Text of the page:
US Government Takes Steps to Protect Food Supply from BSE

By Ellen Kuwana
Neuroscience for Kids Staff Writer
January 5, 2004

In response to the December 2003 confirmation of "mad cow disease" (BSE) in a Holstein cow, the US Department of Agriculture (USDA) announced several changes to the way cows are slaughtered:

  1. "Downer" cattle, usually older animals who are sick and cannot walk, will no longer be permitted to enter the human food supply. The USDA estimates that in 1999, 195,000 downer cattle were slaughtered. In the past, one out of every 10 downer animals was tested for BSE, and the meat from downer cattle could be processed before test results came back. Thus, the meat from the infected Holstein cow, slaughtered on December 9, 2003, was processed and shipped for human consumption. About 80% of that batch went to Washington state and Oregon; the rest was sent to Nevada, California, Montana, Idaho, Alaska, Hawaii and Guam. On December 23, 2003, the USDA issued a voluntary recall of the 10,000 pounds of beef; it is unknown how much of it has already been consumed.

  2. Certain cow parts which are believed to be infectious if a cow has BSE (the USDA refers to these parts as "Specified Risk Material") are now prohibited from the human food supply. These include skull, brain, trigeminal ganglia, eyes, vertebral column, spinal cord and dorsal root ganglia from cattle older than 30 months (3-6 years is believed to be the incubation period of the disease). The small intestine from cattle of all ages is also prohibited.

  3. Air-injection stunning is now prohibited. Air forcibly injected into the cow's skull stuns it unconscious before it is slaughtered; the concern is that brain tissue could gain access to the bloodstream, thus contaminating the meat.

  4. Some of the ways in which meat is recovered from the carcass are being limited because they may contaminate the meat with bone fragments or central nervous system tissue. Technology called Advanced Meat Recovery uses high pressure jets of water to remove muscle tissue from the bone. The USDA now requires verification to ensure that spinal cord or dorsal root ganglia is not present in the meat recovered by this process. The machines can strip meat from the carcass faster and recover more meat than a person working by hand with a knife. This translates to more profits, but the machines cannot tell when too much pressure is used and bone and nervous system tissue are stripped from the carcass. Many processors are phasing out use of Advanced Meat Recovery, betting that consumer confidence in the meat supply is more important than recovering every last scrap of meat. McDonald's and General Mills, for example, have announced that they will not use meat recovered in this manner.

  5. Mechanically separated meat is prohibited from use in human food.

Other Changes Announced by USDA

  1. The USDA is looking into using a much faster test for BSE, one that takes 3 days, not 1-2 weeks to get an answer. These tests are already used in Europe and Japan. Using this faster test, a downer cow could be tested and the carcass held for a few days until the test result cleared it for processing. This is being referred to as "test and hold." Testing requires killing the cow and taking a sample from the brain stem. Many food safety advocates are calling for more widespread testing. Japan currently tests every cow that will be eaten in Japan. In the past three years of testing of every single cow destined for human consumption, 9 cows have tested positive for BSE out of 1.2 million cows screened yearly. The youngest cow with BSE was 21 months. European countries start checking for BSE in cattle who are 24 months and older. The US starts testing at 30 months and in the past 13 years has screened 57,000 animals out of the 390 million slaughtered. The USDA plans to double the number of downed cows tested for BSE, bringing the number from 20,000 in 2003 up to 40,000 in 2004.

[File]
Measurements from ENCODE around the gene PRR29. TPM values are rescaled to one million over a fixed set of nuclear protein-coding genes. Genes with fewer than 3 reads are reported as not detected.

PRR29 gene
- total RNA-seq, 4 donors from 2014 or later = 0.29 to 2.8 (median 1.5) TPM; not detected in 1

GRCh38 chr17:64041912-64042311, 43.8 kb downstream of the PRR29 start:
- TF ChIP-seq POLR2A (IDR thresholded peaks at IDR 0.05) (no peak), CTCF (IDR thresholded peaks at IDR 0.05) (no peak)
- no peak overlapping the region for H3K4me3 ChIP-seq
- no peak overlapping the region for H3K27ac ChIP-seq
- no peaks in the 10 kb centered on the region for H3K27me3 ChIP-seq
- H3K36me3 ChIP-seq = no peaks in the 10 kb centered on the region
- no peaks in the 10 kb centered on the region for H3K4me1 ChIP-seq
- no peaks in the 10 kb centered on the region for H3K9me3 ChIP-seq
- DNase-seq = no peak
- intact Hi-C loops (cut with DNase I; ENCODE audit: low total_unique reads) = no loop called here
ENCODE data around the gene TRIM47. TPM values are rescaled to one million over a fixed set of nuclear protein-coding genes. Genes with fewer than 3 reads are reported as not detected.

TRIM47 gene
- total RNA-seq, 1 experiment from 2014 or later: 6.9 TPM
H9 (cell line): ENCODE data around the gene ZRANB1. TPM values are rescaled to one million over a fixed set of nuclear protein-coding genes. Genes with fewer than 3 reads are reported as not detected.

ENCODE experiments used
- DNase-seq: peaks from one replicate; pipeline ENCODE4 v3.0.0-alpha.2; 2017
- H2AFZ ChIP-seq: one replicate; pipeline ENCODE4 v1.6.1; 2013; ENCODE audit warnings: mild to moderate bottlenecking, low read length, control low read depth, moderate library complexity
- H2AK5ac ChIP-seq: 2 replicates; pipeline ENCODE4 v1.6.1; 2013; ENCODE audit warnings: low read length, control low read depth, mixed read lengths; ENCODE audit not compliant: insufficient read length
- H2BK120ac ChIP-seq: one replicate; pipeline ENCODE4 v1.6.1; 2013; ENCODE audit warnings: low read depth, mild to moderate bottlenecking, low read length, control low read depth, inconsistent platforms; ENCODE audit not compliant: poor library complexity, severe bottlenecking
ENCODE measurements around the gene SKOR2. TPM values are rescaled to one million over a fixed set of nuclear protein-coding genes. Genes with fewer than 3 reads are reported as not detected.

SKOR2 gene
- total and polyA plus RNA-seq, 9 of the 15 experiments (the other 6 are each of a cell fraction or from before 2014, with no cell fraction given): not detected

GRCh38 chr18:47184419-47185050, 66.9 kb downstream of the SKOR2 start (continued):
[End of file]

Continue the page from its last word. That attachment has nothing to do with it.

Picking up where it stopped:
2. A nationwide electronic tracking system will allow for quicker tracing if another case of BSE is detected. This will also make determining the age of cattle more accurate and easy. The plan proposes to have farms assigned identification numbers by July of 2004 and for every cow to have an assigned ear tag ID number by July of 2005.

Tracing the Infected Cow

The infected cow found in Washington state was born in Alberta, Canada, in April of 1997. One other case of BSE was reported in Alberta, Canada, in May of 2003. This suggests that the two infected cows may have been from the same herd, pointing toward feed as the source of the disease. An investigation found that the cow is six-and-a-half years old. She was brought to the US with about 80 other dairy cows (23 have been located so far) in 2001. Her age is significant because it means that she was born a few months before Canada and the US banned the use of cow tissue in cattle feed. The US imports many cattle from Canada. In 2002, 1.7 million cattle were imported from Canada by the US.

These changes address concerns about the safety of beef in the US, which has been banned by approximately 45 countries so far. About 10% of US beef is exported each year, totaling more than 2.6 billion dollars.

References and Additional Resources:

  1. US Department of Agriculture Press Release, December 30, 2003.

  2. "Jumble of Tests May Slow Mad Cow Solution," by Sandra Blakeslee, The New York Times, January 4, 2004.

  3. Mad Cow Disease Detected for First Time in United States, Neuroscience for Kids, December 31, 2003.

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